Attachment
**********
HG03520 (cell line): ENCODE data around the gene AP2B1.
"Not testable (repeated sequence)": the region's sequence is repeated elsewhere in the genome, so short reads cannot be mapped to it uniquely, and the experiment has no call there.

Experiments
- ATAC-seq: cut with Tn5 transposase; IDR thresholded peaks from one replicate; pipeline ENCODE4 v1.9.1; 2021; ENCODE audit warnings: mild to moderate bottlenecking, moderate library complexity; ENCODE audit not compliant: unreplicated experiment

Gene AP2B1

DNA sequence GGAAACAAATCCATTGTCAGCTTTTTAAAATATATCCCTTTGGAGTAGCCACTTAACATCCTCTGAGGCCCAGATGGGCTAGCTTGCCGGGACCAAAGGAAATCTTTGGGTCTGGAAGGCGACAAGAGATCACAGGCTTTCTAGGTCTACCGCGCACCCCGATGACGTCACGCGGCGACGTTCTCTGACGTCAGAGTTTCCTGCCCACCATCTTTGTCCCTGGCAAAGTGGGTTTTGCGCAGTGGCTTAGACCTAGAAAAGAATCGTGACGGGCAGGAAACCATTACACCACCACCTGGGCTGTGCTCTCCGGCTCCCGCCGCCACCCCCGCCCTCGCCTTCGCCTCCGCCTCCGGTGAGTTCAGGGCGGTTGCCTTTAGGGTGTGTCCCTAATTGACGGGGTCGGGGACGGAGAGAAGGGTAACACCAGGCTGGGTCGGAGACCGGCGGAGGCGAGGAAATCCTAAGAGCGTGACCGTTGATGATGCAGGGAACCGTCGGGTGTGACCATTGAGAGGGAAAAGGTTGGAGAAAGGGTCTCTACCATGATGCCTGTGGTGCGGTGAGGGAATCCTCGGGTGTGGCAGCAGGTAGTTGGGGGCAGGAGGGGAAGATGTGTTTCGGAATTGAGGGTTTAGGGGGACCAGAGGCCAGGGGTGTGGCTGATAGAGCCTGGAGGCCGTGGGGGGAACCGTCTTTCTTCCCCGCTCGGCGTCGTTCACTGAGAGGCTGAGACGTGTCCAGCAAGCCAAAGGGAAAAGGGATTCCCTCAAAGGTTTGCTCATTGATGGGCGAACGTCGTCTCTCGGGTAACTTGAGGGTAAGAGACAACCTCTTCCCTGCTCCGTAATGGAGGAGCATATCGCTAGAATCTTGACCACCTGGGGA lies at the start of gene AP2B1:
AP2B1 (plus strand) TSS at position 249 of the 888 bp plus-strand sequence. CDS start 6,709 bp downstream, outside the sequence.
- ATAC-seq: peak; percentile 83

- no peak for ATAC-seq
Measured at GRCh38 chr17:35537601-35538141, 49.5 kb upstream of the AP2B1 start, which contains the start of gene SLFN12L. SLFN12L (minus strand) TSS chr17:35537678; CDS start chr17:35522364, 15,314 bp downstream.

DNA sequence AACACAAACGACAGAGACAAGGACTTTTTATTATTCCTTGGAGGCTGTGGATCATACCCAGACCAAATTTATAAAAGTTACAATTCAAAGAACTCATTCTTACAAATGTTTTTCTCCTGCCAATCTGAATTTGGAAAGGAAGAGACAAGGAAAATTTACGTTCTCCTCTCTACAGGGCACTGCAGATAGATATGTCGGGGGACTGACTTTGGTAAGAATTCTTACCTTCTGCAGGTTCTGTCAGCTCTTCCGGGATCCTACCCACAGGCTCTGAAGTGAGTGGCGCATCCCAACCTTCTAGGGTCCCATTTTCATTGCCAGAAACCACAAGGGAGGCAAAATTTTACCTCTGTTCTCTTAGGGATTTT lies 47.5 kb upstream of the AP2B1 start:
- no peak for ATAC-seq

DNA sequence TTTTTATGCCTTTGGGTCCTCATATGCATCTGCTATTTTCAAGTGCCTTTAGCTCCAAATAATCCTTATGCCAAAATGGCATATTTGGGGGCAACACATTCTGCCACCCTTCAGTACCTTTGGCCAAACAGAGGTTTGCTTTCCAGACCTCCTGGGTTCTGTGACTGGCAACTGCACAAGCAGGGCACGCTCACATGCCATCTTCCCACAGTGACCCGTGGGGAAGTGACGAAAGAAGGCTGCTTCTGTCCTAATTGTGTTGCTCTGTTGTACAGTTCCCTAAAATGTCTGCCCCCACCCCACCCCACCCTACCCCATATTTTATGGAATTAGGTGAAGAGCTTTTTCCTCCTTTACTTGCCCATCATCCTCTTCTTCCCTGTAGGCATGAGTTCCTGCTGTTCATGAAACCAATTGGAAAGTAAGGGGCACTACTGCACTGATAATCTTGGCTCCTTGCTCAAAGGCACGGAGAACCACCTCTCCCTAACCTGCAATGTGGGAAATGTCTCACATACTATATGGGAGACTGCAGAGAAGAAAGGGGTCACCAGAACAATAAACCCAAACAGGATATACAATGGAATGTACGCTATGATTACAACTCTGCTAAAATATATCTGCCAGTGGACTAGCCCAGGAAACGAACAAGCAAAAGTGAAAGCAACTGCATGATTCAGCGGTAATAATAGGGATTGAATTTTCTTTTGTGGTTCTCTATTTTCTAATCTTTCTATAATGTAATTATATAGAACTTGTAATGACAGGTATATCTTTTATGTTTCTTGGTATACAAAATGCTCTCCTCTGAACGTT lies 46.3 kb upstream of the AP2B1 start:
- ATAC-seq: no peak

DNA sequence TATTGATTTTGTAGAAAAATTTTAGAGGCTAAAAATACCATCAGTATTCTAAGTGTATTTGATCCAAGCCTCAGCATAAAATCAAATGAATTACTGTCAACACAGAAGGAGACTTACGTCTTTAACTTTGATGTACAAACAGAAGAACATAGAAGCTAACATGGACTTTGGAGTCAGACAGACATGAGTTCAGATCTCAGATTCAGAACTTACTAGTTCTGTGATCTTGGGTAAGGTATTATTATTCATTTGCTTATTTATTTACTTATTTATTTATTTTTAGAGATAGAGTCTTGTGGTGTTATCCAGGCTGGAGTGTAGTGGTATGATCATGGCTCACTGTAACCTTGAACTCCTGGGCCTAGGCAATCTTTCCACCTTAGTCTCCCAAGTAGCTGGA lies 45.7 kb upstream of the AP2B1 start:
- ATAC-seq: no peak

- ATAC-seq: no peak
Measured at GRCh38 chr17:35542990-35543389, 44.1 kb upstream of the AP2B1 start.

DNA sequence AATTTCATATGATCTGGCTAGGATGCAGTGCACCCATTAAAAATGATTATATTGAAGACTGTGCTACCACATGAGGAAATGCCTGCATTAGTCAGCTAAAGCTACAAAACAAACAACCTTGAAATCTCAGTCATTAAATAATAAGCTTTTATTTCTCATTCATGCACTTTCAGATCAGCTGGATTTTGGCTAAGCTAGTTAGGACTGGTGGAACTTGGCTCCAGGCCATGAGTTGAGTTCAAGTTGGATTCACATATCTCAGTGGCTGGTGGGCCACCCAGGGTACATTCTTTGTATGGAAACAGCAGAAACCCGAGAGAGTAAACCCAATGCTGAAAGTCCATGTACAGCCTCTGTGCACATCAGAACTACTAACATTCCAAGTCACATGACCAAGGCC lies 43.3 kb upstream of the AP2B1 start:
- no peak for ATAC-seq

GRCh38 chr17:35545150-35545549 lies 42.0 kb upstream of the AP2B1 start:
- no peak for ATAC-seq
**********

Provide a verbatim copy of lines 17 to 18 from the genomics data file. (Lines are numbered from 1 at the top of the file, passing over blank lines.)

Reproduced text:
- ATAC-seq: no peak
Measured at GRCh38 chr17:35542990-35543389, 44.1 kb upstream of the AP2B1 start.